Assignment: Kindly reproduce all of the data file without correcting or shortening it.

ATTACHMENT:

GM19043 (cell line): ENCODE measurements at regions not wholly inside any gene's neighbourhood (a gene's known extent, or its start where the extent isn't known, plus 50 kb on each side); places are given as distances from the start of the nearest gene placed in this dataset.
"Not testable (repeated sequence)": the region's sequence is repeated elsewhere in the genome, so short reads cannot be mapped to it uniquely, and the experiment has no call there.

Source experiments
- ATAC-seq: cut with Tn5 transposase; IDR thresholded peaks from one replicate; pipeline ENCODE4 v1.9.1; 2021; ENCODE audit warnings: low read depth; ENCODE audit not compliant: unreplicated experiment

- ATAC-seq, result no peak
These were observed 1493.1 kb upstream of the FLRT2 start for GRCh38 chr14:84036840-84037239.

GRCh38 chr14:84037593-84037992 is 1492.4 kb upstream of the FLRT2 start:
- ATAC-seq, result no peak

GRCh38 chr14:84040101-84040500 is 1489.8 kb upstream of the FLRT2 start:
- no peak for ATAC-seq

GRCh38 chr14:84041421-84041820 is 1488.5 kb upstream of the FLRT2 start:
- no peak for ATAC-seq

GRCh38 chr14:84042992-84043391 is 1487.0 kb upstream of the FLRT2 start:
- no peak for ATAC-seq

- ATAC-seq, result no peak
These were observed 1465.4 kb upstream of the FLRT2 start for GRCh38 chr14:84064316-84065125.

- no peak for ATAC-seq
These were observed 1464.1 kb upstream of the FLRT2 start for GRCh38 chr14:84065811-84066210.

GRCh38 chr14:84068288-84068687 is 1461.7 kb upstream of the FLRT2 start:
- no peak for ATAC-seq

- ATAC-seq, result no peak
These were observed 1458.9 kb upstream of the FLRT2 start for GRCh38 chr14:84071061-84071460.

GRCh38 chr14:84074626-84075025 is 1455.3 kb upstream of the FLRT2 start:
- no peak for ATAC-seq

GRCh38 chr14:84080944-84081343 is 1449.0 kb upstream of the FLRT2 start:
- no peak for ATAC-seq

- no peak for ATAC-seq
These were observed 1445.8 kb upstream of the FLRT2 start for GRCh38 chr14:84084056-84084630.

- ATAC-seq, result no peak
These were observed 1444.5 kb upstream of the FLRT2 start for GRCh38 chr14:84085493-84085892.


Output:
GM19043 (cell line): ENCODE measurements at regions not wholly inside any gene's neighbourhood (a gene's known extent, or its start where the extent isn't known, plus 50 kb on each side); places are given as distances from the start of the nearest gene placed in this dataset.
"Not testable (repeated sequence)": the region's sequence is repeated elsewhere in the genome, so short reads cannot be mapped to it uniquely, and the experiment has no call there.

Source experiments
- ATAC-seq: cut with Tn5 transposase; IDR thresholded peaks from one replicate; pipeline ENCODE4 v1.9.1; 2021; ENCODE audit warnings: low read depth; ENCODE audit not compliant: unreplicated experiment

- ATAC-seq, result no peak
These were observed 1493.1 kb upstream of the FLRT2 start for GRCh38 chr14:84036840-84037239.

GRCh38 chr14:84037593-84037992 is 1492.4 kb upstream of the FLRT2 start:
- ATAC-seq, result no peak

GRCh38 chr14:84040101-84040500 is 1489.8 kb upstream of the FLRT2 start:
- no peak for ATAC-seq

GRCh38 chr14:84041421-84041820 is 1488.5 kb upstream of the FLRT2 start:
- no peak for ATAC-seq

GRCh38 chr14:84042992-84043391 is 1487.0 kb upstream of the FLRT2 start:
- no peak for ATAC-seq

- ATAC-seq, result no peak
These were observed 1465.4 kb upstream of the FLRT2 start for GRCh38 chr14:84064316-84065125.

- no peak for ATAC-seq
These were observed 1464.1 kb upstream of the FLRT2 start for GRCh38 chr14:84065811-84066210.

GRCh38 chr14:84068288-84068687 is 1461.7 kb upstream of the FLRT2 start:
- no peak for ATAC-seq

- ATAC-seq, result no peak
These were observed 1458.9 kb upstream of the FLRT2 start for GRCh38 chr14:84071061-84071460.

GRCh38 chr14:84074626-84075025 is 1455.3 kb upstream of the FLRT2 start:
- no peak for ATAC-seq

GRCh38 chr14:84080944-84081343 is 1449.0 kb upstream of the FLRT2 start:
- no peak for ATAC-seq

- no peak for ATAC-seq
These were observed 1445.8 kb upstream of the FLRT2 start for GRCh38 chr14:84084056-84084630.

- ATAC-seq, result no peak
These were observed 1444.5 kb upstream of the FLRT2 start for GRCh38 chr14:84085493-84085892.